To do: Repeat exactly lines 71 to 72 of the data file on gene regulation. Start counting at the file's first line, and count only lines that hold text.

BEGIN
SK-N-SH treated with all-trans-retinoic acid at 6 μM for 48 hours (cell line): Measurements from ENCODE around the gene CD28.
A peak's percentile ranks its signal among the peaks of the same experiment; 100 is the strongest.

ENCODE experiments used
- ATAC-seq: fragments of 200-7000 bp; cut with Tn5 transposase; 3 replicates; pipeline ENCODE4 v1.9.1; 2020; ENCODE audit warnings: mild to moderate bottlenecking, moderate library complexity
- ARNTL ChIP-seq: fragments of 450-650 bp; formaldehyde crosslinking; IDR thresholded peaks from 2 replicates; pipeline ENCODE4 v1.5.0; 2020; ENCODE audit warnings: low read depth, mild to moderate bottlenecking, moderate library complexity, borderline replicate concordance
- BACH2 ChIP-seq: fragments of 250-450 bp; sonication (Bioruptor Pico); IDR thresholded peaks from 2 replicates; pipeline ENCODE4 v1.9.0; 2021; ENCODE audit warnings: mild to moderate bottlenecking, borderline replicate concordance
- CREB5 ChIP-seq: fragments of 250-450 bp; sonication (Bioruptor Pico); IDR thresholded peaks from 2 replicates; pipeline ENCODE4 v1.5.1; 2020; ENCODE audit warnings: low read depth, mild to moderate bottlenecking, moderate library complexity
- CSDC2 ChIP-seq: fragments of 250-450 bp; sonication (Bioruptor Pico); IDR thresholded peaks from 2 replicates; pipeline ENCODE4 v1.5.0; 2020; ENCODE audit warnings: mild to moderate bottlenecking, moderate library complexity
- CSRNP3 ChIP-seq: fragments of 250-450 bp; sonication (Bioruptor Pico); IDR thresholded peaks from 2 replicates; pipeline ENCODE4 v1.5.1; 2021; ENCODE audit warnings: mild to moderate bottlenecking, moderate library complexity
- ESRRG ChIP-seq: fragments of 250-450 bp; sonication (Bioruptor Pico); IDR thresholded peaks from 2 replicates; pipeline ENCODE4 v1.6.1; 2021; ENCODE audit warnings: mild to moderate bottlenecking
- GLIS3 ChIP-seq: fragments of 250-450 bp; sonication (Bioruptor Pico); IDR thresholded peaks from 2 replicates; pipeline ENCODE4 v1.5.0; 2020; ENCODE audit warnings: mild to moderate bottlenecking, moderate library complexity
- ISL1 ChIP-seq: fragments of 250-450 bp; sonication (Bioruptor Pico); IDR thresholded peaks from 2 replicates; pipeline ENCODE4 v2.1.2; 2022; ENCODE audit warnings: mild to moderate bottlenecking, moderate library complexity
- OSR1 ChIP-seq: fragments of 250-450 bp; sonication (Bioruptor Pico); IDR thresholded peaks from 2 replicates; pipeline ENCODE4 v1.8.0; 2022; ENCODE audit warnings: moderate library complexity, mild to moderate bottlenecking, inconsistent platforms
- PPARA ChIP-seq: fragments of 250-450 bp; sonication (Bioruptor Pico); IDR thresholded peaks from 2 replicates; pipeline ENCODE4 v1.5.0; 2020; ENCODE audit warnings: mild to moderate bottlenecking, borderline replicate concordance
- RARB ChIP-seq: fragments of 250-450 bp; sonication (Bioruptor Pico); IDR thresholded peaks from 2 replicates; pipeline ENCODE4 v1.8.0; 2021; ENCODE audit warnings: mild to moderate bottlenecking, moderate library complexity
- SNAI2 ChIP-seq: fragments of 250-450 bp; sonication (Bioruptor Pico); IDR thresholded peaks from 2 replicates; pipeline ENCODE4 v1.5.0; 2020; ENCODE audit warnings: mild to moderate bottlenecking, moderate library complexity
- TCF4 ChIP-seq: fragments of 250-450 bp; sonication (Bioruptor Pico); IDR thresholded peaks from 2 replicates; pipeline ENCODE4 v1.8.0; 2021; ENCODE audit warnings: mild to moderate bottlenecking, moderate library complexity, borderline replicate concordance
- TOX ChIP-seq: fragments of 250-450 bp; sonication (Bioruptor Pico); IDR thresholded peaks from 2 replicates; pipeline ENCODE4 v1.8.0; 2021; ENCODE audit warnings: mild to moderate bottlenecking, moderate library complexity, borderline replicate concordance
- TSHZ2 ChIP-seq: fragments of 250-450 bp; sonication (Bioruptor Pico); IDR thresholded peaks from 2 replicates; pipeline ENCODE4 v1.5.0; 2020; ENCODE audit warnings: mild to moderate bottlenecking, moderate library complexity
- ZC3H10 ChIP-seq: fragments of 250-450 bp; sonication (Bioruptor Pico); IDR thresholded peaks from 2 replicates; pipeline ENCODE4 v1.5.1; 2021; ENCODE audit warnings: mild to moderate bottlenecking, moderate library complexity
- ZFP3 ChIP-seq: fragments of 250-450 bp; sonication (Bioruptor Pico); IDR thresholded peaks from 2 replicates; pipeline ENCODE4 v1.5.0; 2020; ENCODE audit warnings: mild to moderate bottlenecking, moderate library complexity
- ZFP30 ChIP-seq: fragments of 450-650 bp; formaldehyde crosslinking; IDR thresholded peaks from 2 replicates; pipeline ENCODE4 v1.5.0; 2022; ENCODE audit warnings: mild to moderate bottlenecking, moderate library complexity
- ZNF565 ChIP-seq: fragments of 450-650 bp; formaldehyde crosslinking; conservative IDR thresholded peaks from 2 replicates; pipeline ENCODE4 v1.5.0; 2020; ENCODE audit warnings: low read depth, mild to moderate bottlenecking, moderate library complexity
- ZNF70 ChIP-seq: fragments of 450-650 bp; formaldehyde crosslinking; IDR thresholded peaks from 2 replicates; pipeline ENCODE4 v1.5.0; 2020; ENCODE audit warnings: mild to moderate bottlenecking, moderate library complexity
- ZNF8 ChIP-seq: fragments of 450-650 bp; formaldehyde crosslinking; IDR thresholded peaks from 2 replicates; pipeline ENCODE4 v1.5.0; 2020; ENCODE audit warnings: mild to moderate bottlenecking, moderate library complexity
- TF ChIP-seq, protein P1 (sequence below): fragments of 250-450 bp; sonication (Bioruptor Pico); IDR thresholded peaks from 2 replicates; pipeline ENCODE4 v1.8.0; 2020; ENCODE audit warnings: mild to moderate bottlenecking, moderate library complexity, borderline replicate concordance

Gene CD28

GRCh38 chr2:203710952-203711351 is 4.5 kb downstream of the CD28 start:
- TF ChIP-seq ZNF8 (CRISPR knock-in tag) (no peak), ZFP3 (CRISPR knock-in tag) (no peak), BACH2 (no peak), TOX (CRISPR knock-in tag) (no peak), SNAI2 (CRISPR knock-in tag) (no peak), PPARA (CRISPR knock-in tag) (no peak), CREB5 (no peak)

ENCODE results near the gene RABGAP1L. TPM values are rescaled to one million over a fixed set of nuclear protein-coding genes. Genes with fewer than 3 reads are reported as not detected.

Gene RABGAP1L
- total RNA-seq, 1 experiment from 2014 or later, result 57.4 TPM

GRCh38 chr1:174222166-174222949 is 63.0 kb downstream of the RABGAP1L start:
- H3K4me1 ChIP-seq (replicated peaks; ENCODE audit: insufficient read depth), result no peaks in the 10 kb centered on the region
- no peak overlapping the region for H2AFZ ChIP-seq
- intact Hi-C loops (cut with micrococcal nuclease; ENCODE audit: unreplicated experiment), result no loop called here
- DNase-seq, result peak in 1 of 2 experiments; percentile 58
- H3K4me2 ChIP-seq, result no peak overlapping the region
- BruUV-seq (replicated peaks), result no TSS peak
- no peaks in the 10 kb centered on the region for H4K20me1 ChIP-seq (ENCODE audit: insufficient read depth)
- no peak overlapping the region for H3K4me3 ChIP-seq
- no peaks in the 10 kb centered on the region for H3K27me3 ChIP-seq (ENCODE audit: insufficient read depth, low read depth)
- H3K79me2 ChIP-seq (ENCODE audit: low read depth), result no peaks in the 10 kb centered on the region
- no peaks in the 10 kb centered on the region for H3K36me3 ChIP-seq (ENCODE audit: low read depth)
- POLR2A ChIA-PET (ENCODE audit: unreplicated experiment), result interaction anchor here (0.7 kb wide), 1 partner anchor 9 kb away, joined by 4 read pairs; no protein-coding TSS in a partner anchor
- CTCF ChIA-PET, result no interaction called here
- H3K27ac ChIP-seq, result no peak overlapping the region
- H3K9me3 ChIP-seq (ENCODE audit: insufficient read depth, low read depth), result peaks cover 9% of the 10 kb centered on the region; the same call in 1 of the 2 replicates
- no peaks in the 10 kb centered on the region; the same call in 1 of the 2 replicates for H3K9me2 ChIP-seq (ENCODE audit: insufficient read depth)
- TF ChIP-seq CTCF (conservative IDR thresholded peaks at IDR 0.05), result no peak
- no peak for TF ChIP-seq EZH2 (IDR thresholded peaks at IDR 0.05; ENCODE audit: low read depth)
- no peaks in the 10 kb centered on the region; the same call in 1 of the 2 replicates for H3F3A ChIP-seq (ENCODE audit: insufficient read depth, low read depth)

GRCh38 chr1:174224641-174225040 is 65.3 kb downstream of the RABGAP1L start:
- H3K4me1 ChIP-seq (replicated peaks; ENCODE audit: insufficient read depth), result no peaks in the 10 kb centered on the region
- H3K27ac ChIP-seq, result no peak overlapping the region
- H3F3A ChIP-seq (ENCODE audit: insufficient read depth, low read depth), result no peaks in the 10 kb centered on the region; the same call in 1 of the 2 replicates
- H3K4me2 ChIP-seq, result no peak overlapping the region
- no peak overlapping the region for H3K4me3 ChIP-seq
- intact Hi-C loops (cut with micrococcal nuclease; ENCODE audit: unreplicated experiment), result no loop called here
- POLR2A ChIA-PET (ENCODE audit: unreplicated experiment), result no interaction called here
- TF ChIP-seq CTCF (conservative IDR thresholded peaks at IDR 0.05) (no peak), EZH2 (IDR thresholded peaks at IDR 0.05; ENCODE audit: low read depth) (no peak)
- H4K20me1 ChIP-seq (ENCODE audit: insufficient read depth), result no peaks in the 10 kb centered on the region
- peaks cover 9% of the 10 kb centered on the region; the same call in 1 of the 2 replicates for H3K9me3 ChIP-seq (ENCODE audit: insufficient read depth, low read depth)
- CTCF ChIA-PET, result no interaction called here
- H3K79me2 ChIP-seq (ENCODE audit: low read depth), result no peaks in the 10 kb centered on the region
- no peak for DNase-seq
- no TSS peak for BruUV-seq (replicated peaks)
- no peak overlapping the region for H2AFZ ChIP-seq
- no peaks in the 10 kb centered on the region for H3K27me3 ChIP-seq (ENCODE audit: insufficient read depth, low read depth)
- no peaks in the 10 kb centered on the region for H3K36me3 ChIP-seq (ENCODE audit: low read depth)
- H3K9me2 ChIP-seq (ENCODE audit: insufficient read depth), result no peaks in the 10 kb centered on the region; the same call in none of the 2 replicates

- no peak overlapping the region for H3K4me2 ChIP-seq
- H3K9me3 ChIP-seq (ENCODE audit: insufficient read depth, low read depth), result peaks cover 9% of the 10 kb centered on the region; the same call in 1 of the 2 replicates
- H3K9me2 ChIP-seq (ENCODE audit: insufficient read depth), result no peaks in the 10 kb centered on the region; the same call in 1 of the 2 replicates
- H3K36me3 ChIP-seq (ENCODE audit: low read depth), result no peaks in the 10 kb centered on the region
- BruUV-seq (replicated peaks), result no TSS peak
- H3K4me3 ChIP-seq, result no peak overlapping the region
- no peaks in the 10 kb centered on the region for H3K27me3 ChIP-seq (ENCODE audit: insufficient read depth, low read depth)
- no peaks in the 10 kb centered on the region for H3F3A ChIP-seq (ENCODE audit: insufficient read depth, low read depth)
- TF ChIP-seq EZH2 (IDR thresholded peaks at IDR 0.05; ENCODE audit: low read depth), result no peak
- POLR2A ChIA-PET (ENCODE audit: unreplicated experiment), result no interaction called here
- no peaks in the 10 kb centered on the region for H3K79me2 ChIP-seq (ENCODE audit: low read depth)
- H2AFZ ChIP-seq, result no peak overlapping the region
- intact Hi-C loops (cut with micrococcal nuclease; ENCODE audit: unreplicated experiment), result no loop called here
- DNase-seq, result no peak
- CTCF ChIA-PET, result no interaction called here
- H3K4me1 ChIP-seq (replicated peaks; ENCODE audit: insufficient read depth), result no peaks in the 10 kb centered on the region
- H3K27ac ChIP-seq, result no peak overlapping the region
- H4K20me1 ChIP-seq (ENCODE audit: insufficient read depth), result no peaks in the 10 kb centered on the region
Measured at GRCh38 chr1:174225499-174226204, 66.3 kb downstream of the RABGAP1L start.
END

- H3K9me2 ChIP-seq (ENCODE audit: insufficient read depth), result no peaks in the 10 kb centered on the region; the same call in none of the 2 replicates

- no peak overlapping the region for H3K4me2 ChIP-seq